This data is helping improve awareness in both assets and workers. For example, new servo drives can use self-diagnostics and automatically make tuning adjustments to help optimize machine performance. At the same time, machine data contextualized into actionable information is helping workers make more informed decisions at every level, from refining machine processes to improving facility capacity planning.

Considerations for Rolling Out

Modernization is a journey. It requires investments, technology overhauls, multi-stakeholder buy-in and an implementation strategy. As a result, don’t expect to complete it overnight.

Some organizations choose to implement during a planned downtime event. This requires careful planning and coordination, including bringing in the right mix of tools, people and resources all at once to successfully complete the project within a scheduled shutdown.

Others choose a phased approach, which can involve upgrading operations line by line and plant by plant across a stretch of months or even years. This approach is especially appealing if your modernization project involves several plants around the world, or if you need to disperse project costs across a long period of time.

A modernization project should begin with an in-depth analysis of your existing industrial and IT assets. A full accounting of your assets and their condition can be an exhausting process, and doing it yourself can take a year or longer for just one facility.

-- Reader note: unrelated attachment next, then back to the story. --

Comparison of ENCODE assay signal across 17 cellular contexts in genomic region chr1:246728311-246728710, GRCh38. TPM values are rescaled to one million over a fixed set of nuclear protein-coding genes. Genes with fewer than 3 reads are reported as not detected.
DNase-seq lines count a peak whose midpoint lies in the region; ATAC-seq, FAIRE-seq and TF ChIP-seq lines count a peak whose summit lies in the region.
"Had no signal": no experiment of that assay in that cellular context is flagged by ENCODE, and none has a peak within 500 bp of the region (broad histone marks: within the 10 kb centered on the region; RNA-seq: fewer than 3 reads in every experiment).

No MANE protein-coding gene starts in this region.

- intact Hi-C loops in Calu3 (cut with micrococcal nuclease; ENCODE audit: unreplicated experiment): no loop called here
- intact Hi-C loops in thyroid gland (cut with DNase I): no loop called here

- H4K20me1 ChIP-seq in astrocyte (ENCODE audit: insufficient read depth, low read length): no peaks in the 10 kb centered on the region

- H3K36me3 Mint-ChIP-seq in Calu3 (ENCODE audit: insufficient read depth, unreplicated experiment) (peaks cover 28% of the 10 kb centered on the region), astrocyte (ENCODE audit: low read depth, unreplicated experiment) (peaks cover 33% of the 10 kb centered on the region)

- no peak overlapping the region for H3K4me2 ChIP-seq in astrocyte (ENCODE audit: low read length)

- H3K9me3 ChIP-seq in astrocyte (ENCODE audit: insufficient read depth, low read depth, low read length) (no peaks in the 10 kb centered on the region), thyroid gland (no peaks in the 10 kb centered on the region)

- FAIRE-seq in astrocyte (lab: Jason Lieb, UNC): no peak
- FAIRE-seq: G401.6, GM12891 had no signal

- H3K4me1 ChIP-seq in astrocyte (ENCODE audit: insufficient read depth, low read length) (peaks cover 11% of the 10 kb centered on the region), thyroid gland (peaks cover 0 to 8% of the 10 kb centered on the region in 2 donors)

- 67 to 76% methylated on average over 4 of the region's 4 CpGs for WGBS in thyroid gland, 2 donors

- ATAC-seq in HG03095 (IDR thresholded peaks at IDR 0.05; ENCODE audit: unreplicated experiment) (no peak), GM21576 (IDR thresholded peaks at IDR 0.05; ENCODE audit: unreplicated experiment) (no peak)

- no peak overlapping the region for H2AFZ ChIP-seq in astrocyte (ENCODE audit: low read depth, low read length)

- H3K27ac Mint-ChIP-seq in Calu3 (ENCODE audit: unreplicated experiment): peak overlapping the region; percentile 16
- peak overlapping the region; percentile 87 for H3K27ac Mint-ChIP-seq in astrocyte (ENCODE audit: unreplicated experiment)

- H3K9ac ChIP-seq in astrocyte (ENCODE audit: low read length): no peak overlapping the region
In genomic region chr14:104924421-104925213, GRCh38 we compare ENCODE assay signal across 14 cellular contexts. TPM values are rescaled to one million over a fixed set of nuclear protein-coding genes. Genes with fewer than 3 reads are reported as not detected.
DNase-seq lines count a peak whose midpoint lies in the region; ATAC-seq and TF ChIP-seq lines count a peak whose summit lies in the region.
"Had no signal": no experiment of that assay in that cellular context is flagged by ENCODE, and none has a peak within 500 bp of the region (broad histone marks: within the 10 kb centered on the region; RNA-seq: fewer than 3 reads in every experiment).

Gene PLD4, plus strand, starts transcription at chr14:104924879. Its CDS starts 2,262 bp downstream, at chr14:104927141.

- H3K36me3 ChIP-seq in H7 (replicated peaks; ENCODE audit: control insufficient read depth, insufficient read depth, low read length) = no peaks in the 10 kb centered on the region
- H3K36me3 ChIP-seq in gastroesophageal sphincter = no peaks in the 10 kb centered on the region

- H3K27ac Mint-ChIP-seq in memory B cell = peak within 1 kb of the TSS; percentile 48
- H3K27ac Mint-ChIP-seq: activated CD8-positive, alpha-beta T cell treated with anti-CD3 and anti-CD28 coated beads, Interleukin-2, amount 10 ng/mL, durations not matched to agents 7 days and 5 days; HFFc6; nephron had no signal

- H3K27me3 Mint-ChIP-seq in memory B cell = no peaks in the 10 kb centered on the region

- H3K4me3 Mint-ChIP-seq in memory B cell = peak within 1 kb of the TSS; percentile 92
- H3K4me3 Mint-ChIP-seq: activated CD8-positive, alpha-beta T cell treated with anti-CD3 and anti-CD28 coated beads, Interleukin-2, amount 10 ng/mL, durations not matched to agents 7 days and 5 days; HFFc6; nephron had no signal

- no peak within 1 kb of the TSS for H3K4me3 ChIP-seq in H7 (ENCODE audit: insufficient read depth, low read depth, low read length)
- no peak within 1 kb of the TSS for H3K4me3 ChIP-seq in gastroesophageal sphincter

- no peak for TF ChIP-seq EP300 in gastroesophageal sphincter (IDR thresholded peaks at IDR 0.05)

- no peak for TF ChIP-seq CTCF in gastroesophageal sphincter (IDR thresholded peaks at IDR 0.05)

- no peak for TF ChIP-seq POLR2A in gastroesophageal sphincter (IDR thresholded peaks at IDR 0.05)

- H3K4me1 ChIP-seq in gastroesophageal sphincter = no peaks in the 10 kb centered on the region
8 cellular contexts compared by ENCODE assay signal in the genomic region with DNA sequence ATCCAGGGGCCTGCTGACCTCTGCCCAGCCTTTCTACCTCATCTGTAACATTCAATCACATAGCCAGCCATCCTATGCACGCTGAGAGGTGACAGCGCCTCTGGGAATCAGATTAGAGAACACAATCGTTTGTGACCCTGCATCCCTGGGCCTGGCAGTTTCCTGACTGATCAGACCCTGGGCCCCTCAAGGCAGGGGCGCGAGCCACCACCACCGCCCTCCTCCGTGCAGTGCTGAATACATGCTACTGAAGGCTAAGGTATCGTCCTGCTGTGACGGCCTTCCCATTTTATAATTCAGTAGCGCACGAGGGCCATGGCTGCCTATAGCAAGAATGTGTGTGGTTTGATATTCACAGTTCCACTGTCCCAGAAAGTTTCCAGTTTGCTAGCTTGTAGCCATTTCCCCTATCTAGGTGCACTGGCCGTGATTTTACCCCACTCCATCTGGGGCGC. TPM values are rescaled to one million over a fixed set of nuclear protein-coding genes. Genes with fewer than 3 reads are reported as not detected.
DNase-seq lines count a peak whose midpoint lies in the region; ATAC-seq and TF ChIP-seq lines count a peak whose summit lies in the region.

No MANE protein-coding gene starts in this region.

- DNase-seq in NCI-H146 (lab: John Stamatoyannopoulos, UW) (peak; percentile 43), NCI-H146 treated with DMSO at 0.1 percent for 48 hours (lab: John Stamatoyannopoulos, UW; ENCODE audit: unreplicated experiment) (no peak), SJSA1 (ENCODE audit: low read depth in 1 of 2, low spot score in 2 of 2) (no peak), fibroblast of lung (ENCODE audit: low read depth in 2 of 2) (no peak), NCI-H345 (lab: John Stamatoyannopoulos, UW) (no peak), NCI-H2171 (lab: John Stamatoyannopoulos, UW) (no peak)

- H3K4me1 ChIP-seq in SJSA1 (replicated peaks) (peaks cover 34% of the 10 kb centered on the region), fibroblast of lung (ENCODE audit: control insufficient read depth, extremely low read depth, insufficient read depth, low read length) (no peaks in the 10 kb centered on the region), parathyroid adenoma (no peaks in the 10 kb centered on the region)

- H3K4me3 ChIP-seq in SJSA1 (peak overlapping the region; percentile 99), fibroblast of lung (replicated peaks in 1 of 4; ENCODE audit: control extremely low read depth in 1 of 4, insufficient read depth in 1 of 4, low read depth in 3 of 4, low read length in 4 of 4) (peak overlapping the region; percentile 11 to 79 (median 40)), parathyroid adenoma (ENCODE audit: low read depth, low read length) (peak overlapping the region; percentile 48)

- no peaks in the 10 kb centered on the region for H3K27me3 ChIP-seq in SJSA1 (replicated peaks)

Installed-base-evaluation (IBE) services can collect hardware and software data across multiple sites in mere weeks. And the IBE results can provide a clear assessment of your current risks while indicating opportunities for you to improve production flexibility, speed and quality.

The IBE data also can help you identify costs associated with maintaining your legacy systems, such as spare parts costs. This can help you justify the modernization investments.

Tackle Your Biggest Challenges

Modernization can help you address a range of pressing issues. For example:

Improve OEE Tracking: When it comes to measuring OEE, many manufacturers and industrial operators manually collect data and enter it into a spreadsheet. That approach can be prone to human error and even human data corruption. Manual data collection also cannot capture real-time information. This can restrict your ability to pinpoint the root cause of downtime issues or to monitor production nuances, such as brief slowdowns or stoppages.